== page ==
Constitutional Court no. 183/2022.
A reform of the regulations on the compensation indemnity provided for by the so-called Jobs Act for illegitimate dismissal in small company is now a matter of urgency. A further continuation of the legislative inertia on the matter “would no be tolerable” and would induce the Constitutional Court, if once again called upon to do so, to provide directly, despite the difficulties presented in the judgment.
This is the warning that the Constitutional Court addressed to the legislator in its judgment no. 183 of 22 July 2022, while declaring inadmissible the Court of Rome’s censures on the indemnity provided for the Jobs Act for illegitimate dismissal in small company.
According to the Court, in fact, an indemnity such as determined by Legislative Decree 23/2015 within the narrow gap between a minimum, of three and a maximum of six months’ salary “frustrates the need to adjust the amount to the specificity of each individual case, with a view to providing appropriate compensation and effective deterrence, which takes into account all the relevant criteria set out in the judgment of this Court and contributes to configure the dismissal as an extrema ration”. Without mentioning that the limited gab between the minimum and the maximum identified “confers a preponderant, if not exclusive, importance on the number of employee, which, on closer inspection, does not in itself reflect the actual economic strength of the employer, nor the seriousness of the arbitrary dismissal and does not even provide plausible parameters for a liquidated damages that approximates to the particularities of the concrete events”.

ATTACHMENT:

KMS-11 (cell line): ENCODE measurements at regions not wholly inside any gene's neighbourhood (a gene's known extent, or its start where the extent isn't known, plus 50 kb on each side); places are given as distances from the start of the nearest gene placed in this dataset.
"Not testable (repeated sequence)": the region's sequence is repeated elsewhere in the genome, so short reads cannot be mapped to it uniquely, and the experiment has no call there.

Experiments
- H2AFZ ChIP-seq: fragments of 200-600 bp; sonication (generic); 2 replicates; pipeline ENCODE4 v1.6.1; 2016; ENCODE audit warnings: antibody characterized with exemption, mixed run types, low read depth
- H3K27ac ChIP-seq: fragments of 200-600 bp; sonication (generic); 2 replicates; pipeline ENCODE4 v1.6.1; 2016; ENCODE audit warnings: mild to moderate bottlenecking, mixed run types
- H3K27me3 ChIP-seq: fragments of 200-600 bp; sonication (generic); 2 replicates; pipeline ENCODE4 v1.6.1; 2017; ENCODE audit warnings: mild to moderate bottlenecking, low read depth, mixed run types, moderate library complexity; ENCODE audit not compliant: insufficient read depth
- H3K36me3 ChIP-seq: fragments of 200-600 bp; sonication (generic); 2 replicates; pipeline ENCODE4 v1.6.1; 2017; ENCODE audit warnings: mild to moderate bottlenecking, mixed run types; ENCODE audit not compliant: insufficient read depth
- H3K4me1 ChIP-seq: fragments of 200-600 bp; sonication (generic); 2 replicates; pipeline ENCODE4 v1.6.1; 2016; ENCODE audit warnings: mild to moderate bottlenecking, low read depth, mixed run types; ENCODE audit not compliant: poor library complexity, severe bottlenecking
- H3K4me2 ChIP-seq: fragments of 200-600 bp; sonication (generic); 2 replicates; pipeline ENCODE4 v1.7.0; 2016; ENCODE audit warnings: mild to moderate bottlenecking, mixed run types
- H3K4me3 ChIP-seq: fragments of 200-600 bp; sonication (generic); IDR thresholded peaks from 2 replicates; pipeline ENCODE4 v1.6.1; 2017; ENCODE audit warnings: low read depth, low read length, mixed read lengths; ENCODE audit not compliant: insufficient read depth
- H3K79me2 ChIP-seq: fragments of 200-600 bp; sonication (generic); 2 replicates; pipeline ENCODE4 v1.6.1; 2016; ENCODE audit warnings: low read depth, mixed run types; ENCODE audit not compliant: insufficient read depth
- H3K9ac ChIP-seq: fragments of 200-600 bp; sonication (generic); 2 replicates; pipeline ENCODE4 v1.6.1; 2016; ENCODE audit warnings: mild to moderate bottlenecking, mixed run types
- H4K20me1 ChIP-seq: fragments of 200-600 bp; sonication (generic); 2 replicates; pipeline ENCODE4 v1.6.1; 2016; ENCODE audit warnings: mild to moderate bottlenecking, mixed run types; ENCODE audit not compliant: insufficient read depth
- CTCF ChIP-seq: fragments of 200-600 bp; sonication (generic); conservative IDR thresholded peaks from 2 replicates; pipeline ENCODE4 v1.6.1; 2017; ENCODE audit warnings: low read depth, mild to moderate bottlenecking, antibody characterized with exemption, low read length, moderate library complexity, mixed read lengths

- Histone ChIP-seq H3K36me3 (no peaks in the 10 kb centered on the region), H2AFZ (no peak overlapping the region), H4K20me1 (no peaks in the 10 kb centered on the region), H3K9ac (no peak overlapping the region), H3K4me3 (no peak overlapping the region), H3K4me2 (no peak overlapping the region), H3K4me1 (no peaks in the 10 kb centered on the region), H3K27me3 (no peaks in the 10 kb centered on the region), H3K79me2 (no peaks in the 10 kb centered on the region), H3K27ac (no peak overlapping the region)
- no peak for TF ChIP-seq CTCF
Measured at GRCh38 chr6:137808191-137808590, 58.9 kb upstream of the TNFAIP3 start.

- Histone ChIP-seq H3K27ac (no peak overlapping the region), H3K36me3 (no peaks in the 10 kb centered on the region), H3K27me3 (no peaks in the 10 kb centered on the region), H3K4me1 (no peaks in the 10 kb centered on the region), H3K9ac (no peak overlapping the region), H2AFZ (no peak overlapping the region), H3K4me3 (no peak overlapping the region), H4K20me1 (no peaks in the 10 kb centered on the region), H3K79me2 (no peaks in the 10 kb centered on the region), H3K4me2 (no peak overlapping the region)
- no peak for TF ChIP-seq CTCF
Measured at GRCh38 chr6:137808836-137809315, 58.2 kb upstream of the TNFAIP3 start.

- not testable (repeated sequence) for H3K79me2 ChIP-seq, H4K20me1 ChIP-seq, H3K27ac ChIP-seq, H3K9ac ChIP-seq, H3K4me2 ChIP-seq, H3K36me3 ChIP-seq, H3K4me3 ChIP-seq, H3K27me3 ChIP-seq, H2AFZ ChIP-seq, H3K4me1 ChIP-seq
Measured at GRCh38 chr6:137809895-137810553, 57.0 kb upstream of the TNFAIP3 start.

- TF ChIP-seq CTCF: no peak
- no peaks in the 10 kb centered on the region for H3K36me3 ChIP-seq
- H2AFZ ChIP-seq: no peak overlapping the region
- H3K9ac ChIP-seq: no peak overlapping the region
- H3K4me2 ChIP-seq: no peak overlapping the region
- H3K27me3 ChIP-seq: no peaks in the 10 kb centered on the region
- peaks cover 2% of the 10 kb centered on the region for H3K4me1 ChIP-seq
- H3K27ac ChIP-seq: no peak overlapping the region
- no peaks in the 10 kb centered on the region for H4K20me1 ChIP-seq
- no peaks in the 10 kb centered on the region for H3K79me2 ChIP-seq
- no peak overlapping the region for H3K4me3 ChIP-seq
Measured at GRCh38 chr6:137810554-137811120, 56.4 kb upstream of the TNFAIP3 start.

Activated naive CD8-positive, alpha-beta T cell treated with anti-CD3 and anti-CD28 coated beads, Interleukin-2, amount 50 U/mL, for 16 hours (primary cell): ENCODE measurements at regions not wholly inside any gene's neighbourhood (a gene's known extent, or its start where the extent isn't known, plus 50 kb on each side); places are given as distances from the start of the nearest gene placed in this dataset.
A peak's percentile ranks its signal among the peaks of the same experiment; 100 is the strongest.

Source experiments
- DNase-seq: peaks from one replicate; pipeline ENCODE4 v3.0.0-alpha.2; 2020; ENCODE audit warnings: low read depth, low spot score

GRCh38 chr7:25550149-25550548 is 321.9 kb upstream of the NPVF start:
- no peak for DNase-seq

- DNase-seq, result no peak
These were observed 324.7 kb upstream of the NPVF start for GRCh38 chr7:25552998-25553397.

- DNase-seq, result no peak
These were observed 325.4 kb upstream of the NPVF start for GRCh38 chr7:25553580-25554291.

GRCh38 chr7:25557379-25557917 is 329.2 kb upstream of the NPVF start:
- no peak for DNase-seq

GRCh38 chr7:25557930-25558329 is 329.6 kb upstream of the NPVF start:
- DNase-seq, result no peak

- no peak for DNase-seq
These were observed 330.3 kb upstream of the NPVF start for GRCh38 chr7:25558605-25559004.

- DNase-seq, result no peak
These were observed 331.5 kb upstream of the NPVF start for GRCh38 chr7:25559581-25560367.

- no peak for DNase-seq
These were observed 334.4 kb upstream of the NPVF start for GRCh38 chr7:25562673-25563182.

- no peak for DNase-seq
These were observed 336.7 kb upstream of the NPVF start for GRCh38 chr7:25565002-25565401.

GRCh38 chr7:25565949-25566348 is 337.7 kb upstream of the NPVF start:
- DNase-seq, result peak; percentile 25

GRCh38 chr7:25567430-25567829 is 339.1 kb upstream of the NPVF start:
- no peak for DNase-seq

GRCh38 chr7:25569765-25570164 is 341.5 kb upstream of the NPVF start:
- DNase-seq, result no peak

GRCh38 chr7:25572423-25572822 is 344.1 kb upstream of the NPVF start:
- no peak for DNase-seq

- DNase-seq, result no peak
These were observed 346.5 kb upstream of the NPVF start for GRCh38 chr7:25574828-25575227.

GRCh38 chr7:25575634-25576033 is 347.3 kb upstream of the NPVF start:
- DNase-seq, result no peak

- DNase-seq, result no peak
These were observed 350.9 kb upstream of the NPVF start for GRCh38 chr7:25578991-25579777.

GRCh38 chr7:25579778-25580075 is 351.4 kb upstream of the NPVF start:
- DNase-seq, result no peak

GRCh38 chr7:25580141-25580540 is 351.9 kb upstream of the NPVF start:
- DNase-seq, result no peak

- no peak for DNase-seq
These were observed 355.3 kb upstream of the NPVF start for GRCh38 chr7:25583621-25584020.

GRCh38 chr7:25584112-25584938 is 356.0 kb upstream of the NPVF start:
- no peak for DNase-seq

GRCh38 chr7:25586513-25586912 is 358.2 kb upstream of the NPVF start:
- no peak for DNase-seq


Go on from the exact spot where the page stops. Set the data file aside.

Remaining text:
In fact, the uniform and insurmountable limit of six months’ pay, which applies to employers alike, operates with reference to heterogeneous activities, which are united by the number of employees employed, a figure that is “devoid of any significant value in itself”.
In conclusion, continues the Constitutional Court, such a system does not implement that balanced balancing of opposing interests, which is the primary function of an effective indemnity protection against unlawful dismissal.
It must therefore be acknowledged that “the actual existence of the harm denounced by the petitioner must be recognised and the need must be affirmed for the legal system to provide appropriate remedies for unlawful dismissals announced by employers who share the same number of employees”. However, as stated in the judgment, the Court cannot remedy the breach but is up to the legislature to intervene.